One of the comments No-Till Farmer editors heard while pulling together material for last month’s 40th-anniversary issue was that some educators aren’t on board in promoting no-till. Such appears to be the case with Emerson Nafziger, who continues to devote considerable effort to the need for tillage.
For example, the University of Illinois Extension agronomist isn’t convinced growers can be successful with no-till in a continuous-corn program — despite the fact that numerous no-tillers have been doing it successfully for years.
No Fan Of No-Till?
As reported by one of the editors of the weekly Illinois AgriNews newspaper, Nafziger told growers at a mid-August field day that the highly touted no-till farming era has “mysteriously” failed to materialize. Despite considerable emphasis on what was once thought to be a revolutionary farming practice, he finds Illinois farmers continue to just keep tilling away.
While Illinois may possibly have more no-tilled acres than any other state, Nafziger says the trend to more no-till isn’t backed up by facts. One reason has been a significant change in the definition of what qualifies as no-till, he says.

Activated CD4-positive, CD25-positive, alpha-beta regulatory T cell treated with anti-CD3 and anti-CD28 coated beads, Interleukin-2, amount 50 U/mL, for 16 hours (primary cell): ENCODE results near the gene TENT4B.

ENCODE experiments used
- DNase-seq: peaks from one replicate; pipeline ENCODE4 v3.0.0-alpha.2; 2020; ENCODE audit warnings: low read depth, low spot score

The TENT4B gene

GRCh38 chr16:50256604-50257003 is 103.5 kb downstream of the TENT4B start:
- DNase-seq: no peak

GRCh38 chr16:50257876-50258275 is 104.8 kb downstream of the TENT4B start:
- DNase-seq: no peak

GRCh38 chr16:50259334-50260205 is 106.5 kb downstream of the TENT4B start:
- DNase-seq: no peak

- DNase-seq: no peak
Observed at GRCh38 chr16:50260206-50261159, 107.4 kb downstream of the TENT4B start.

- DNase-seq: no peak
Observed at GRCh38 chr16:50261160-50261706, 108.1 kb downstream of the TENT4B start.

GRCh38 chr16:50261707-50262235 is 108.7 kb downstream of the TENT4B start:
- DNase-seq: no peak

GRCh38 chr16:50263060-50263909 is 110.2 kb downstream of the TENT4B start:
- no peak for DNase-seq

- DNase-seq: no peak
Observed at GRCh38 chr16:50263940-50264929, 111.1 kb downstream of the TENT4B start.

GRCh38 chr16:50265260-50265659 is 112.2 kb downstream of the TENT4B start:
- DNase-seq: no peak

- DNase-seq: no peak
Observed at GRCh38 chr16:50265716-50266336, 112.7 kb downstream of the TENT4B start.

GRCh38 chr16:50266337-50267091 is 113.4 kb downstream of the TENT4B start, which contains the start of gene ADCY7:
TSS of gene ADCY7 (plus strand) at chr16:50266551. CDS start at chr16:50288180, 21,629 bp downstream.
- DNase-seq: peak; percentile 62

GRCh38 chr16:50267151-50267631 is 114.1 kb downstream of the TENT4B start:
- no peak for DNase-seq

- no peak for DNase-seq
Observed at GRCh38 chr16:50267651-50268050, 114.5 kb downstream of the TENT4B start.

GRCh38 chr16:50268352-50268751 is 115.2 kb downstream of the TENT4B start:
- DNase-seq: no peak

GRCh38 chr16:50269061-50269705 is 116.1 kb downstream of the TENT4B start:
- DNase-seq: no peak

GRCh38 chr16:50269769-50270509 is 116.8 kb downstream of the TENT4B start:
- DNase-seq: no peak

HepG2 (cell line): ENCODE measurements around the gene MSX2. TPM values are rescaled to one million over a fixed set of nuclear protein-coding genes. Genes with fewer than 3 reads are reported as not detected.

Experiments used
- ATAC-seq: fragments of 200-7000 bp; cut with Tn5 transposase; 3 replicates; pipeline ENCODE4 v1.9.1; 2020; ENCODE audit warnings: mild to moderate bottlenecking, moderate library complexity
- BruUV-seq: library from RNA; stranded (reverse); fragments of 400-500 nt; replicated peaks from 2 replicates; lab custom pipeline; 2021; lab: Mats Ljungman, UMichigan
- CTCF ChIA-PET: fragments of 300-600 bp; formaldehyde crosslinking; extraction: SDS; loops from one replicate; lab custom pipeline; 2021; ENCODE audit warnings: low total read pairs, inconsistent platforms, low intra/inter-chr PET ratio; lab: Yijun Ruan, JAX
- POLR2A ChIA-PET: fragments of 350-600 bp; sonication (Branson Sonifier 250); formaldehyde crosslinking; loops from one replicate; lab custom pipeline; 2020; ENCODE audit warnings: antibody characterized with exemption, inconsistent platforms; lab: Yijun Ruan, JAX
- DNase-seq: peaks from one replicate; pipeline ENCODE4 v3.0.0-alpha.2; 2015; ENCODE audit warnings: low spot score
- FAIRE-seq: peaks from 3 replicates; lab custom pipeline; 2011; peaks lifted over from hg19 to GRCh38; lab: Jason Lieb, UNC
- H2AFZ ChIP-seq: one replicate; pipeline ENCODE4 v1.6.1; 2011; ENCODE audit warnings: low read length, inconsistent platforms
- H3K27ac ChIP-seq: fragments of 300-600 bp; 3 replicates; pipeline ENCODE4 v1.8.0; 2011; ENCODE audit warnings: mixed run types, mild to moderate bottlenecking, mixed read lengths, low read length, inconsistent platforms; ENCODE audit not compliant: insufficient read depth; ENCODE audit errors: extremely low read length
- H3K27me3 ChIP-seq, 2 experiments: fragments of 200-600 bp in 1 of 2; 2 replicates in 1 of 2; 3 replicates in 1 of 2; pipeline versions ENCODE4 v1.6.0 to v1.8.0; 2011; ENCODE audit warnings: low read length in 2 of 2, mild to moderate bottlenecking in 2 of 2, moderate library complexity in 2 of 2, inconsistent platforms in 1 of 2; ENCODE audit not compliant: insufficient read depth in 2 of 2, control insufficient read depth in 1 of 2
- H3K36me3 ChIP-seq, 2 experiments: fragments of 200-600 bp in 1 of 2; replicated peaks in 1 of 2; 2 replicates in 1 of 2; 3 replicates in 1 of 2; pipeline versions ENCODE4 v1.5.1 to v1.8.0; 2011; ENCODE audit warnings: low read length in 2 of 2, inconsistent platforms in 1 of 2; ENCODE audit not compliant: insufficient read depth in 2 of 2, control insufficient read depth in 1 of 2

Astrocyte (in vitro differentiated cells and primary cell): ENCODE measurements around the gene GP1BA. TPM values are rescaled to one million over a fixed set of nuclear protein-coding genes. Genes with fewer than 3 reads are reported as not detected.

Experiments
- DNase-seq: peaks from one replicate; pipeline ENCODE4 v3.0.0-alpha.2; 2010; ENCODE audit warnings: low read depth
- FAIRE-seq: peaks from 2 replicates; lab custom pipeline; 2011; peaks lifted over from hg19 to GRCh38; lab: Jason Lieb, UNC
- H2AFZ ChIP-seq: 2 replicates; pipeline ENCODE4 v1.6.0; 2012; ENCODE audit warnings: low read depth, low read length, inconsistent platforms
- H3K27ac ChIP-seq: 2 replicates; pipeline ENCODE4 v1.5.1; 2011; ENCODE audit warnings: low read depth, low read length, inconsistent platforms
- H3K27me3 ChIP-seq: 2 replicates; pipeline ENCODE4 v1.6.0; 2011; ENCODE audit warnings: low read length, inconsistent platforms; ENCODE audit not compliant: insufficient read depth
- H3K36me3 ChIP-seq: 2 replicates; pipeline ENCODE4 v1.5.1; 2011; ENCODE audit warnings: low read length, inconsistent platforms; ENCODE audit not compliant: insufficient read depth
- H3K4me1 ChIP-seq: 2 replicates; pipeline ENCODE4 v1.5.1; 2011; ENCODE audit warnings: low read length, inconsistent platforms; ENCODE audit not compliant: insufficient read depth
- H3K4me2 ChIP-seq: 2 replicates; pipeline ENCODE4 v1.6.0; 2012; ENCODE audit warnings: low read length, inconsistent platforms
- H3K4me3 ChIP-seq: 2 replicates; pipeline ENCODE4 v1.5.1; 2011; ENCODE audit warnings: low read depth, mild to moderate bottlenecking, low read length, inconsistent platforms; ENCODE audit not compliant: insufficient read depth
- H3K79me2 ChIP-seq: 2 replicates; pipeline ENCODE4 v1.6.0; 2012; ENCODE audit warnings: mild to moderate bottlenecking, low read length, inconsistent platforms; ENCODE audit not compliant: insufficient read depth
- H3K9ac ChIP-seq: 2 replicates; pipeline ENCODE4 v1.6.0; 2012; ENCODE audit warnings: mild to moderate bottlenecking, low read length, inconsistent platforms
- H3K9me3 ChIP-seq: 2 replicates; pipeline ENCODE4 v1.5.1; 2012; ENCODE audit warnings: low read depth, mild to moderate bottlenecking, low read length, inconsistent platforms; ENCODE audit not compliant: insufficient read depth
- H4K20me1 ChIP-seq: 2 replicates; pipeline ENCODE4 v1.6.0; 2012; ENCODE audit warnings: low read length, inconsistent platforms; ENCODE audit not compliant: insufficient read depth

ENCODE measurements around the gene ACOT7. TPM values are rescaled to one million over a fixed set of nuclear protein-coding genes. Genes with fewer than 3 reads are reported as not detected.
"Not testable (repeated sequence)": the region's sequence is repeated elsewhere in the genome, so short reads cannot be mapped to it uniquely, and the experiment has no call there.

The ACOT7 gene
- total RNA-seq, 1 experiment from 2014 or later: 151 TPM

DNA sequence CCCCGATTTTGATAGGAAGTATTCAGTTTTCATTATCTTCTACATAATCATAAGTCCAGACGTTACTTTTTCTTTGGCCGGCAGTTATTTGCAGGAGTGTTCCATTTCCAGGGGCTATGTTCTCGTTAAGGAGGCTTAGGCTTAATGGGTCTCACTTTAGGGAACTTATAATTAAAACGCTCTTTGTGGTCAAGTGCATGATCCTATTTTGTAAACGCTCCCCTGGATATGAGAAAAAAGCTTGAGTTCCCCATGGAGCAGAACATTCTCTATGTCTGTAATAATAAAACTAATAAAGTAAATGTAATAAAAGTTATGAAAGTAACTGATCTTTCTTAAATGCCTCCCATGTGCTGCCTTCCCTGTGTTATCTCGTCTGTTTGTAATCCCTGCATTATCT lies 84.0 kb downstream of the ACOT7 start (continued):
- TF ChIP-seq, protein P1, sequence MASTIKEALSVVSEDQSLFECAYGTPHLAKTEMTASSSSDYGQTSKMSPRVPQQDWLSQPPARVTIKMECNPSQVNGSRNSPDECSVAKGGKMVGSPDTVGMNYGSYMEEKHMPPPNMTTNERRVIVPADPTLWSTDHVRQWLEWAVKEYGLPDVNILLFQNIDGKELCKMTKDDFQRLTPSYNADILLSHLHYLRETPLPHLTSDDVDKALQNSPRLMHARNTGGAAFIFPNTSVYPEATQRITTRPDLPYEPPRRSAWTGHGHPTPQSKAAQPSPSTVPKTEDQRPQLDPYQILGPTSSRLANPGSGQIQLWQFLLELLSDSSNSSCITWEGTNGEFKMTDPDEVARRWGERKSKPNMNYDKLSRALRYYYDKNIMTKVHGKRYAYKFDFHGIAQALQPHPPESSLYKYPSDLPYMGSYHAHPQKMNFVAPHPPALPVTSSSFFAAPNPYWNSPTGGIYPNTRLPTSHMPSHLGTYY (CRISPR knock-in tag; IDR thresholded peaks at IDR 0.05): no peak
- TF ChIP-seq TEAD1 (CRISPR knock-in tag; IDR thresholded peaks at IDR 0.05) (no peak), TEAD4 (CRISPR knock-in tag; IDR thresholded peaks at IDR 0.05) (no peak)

Instead of tillage being recognized as a formal practice, as it was 40 years ago, what’s important today is the amount of residue left on the soil surface. Some farmers disc stalks in the fall, deep rip and still believe they’re no-tilling when they’re planting in the spring, he says.
More Horsepower Than Ever
Looking back 30 years, Nafziger says, folks predicted that all a grower would need is a tractor big enough to pull a no-till planter, along with a sprayer and combine.
Since that didn’t happen, he suspects there’s more horsepower per acre in Illinois today than ever before.
“We certainly have a lot bigger tractors,” he told AgriNews field editor Nat Williams. “And once you get a really big tractor, you have to get something to pull. And the equipment companies have been very happy to make more iron.”
Nafziger says more tillage was done in Illinois in the fall of 2010 than he’s seen in his 30 years on the job. Since farmers all felt great about this, he believes there was a pent-up demand to do more tillage.
Less Tillage Needed
Even though he’s not fully on the no-till bandwagon yet, Nafziger should be given credit for stating that growers should only do the amount of tillage necessary to get the job done.
Still more concerning for educators and government staffers is hearing growers who still believe in traditional tillage — “if it was good enough for dad or grandpa, then it’s good enough for me” — making it difficult to bring innovative ideas like no-till to American agriculture.
But there’s no doubt that no-till, 50 years after its introduction in the U.S., is here to stay. Anyone who thinks it’s a passing fad is out of touch with reality.